Tag Archives: Bakbakan

The Victories and Gamecocks of Narwin Javelosa in Bacolod City

Narwin Javelosa

Narwin Javelosa with his derby trophies

Narwin Javelosa has made a name for himself in the derby circuit because of his winnings. The two championship trophies that he got in the 2010 stag derbies are just some of the recent additions to his collection of awards.

Related story: The Gamefowl Beginnings of Negros Breeder Narwin Javelosa

Pure Tapi game fowl

A pure Tapi game fowl

Through the years, Narwin has gathered so many trophies from his various derby wins all over the country. Some of them are from stag or cock derbies, namely the championship of the 1994 Cavite International 7-Cock Derby, a runner-up honor in the 1997 Annual Candelaria Cock Derby, and two other championship trophies for the 5-Cock and 4-Cock Candelaria Derbies.

In 1998, he also won solo championship in the P3.5 million 6-Cock Derby in Talisay, Cebu. He then went on to win the 14th Chinese New Year 5-Cock Derby in Dumaguete City in 2006. He also has many other winnings in small derbies here and there. Narwin believes that these winnings are proofs of their effective breeding and good teamwork among his handlers and gaffers.

a Dink Fair over Sweater stag

A Dink Fair over Sweater stag at the Javelosa gamefarm in Murcia, Negros Occidental.

Since he became famous for his winnings, selling game fowls became a good business venture for Narwin. He further expanded his network by becoming a member of the different breeder organizations in Negros Occidental, such as the GF-BAN, the NGBA, the NSSA, Rambolan, and also Bakbakan, the national stag derby.

A Ruble Grey over butcher Roundhead

A Ruble Grey over Butcher Roundhead

Narwin Javelosa may be reached in Bacolod City at 0920-9521006 for orders and inquiries.

Sweater stag

A Sweater stag

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The Game Farm of Bagyo Gonzales

conditioning area

Conditioning area

Last year, I went to Brgy. Alangilan, which is about 20 minutes from downtown Bacolod City, in order to visit the game farm of Bagyo Gonzales. But the trip doesn’t end there as from the barrio proper, it takes about another 15 minutes of edge-of-your-seat drive to where the Gonzales home and game farm are located. But being co-champion with 8.5 points in the 2010 NGBA 9-Stag derby held in October, Bagyo’s farm naturally deserved my visit.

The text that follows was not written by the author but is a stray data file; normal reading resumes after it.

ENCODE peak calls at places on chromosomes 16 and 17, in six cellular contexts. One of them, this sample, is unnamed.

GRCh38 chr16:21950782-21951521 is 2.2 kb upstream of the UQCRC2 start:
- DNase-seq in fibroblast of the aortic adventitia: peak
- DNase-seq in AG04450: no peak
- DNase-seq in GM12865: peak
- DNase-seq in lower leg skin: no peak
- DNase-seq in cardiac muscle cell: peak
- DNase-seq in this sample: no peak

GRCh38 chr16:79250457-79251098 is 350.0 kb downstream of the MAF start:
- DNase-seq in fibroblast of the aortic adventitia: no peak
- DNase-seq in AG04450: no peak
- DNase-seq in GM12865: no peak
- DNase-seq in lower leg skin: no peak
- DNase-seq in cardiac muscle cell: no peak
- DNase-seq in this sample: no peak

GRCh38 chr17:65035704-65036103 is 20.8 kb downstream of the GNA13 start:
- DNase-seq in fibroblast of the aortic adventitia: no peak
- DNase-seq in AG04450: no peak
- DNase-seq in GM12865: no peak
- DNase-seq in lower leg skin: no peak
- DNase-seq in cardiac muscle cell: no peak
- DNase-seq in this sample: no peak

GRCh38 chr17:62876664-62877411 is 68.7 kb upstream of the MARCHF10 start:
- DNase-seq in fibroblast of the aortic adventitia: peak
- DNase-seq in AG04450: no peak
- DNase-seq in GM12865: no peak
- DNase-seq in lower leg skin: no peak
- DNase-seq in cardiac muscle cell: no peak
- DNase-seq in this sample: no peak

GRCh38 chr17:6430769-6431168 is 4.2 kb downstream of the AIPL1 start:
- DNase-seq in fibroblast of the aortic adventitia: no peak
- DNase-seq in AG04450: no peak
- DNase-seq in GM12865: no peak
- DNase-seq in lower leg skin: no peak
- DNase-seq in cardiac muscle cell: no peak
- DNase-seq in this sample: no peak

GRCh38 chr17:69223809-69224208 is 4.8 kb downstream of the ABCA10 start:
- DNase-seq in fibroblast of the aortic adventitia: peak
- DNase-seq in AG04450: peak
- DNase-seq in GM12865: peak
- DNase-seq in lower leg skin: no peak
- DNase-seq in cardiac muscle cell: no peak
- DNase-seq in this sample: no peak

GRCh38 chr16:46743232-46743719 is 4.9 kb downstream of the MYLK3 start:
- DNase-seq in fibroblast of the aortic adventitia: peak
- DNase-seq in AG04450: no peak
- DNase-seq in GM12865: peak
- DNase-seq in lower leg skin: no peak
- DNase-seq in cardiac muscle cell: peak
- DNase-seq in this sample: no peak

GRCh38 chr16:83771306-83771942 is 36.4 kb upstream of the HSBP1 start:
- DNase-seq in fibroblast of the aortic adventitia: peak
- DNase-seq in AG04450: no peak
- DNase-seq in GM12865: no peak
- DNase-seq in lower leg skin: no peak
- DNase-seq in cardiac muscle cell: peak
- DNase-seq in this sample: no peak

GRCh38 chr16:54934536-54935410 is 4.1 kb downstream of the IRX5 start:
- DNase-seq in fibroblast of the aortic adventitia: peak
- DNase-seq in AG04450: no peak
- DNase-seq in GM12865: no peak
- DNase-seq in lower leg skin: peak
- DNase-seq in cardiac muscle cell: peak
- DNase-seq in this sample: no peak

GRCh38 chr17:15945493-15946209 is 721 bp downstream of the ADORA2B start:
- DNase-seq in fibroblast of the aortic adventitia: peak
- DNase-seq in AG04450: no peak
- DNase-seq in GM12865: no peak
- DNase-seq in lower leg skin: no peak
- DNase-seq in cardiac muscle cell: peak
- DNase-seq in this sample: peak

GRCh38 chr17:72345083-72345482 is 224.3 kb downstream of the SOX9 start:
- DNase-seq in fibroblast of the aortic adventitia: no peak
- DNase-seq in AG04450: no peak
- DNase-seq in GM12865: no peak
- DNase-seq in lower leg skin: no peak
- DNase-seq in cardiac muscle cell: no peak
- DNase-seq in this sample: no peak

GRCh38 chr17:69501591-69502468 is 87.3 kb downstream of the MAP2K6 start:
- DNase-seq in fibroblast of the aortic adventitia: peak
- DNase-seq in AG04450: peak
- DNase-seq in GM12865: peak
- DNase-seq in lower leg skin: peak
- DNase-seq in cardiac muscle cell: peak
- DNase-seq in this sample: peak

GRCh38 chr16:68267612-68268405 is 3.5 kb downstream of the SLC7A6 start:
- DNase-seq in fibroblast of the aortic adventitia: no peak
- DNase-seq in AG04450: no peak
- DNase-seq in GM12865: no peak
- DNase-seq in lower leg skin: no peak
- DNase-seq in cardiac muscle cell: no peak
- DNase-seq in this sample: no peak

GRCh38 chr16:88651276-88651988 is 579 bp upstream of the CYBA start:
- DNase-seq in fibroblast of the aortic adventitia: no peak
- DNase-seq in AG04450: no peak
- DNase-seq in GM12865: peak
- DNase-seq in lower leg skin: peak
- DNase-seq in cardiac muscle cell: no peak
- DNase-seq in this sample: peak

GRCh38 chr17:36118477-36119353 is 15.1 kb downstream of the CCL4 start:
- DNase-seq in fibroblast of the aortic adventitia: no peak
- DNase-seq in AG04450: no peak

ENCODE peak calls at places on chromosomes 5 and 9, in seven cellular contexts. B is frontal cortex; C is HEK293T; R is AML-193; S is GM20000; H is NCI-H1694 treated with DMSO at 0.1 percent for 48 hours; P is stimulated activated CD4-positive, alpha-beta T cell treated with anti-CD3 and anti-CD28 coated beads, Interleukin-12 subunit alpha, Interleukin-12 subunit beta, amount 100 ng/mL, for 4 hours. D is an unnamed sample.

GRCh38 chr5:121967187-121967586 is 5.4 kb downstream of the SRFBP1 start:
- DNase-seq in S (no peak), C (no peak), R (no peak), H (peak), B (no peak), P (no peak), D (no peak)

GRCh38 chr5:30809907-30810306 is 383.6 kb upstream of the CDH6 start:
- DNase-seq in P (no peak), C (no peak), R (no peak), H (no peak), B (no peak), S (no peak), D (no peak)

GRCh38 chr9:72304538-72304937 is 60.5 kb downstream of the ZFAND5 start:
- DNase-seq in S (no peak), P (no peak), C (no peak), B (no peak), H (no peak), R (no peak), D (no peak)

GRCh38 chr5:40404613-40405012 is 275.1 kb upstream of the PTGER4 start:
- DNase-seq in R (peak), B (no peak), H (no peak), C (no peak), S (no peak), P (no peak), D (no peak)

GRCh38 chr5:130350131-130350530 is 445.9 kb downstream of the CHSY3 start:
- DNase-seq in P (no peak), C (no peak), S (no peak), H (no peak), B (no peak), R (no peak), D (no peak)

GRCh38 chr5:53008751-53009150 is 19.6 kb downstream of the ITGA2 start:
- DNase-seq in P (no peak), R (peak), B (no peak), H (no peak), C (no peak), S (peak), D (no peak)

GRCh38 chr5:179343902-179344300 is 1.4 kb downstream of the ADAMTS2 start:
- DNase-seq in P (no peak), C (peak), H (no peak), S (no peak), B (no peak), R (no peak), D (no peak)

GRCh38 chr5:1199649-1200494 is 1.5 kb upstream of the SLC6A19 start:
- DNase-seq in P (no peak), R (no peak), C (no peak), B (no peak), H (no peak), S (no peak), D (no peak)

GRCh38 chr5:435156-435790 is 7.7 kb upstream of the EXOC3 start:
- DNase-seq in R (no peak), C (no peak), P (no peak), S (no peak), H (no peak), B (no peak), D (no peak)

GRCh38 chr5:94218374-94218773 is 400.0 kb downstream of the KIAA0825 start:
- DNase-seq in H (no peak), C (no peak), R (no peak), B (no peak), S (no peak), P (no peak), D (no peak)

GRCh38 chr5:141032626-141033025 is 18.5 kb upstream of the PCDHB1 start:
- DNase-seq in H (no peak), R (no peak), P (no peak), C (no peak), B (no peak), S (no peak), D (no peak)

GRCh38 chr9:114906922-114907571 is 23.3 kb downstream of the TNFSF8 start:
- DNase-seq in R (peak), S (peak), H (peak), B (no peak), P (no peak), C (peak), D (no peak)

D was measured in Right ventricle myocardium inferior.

After a long, bumpy drive on a narrow road with tall grasses and tree branches flapping on the windshield and sometimes on my face, I was surprised to see a clearing at the end of the road. Then I was refreshed to see a nice homey, bungalow house and a carport. You would not expect such a suburban sight in what seems to be the middle of nowhere on top of a mountain.

But being holed way up high in the mountain has its advantages, Butch Gonzales (Bagyo’s nephew and handler) reveals. Since they are so far away from the residential areas, they have not encountered problems related to game fowl theft. And if ever someone will try to break in the property, then he or she will be easily caught because of the difficult roads.

Though you will pass by a forest that looks like the one featured in the TV show Lost, Bagyo’s game farm is expansive, tidy, and dotted with corded stags and cocks everywhere. The more than 3-hectare rolling terrain was strategically divided for the breeding area, the range, several cord areas, and the conditioning area. At the end of a long walk down a hill is a sparring area. The soft spoken Bagyo, 56, roams up and down and around the farm everyday to check on the condition of his birds. And that also serves as his exercise.

breeding pens

The breeding pens

The farm is planted with trees all around. It also has a lot of bamboo plants all over, which Bagyo says, were the ones he had planted when he was still single. The bamboo is very useful because its wood is used to make teepees, cages, and other necessary wooden fixtures in the farm. This is one way that they keep the farm sustainable, the breeder reveals.


Despite producing more than 1000 birds per breeding season, there are only five people working in the farm, including Bagyo himself. His handler/gaffer, Butch, takes care of the selection, conditioning, and even gaffing. However, Butch is not exclusive to his uncle. He also accepts conditioning jobs for other breeders. And for the last 15 years now, Bagyo’s farm and entries are being financed by Manila businessman Emil Tiu, whom Bagyo met through Otic.

If the cards are right, Bagyo is thinking of expanding their production. That means that they will have to add to their seventeen (17) units of 30 feet x 20 feet breeding pens. They are just thankful that their water supply is free flowing in the farm and that they have a lot of available materials that they can use to minimize costs and keep the farm operations afloat.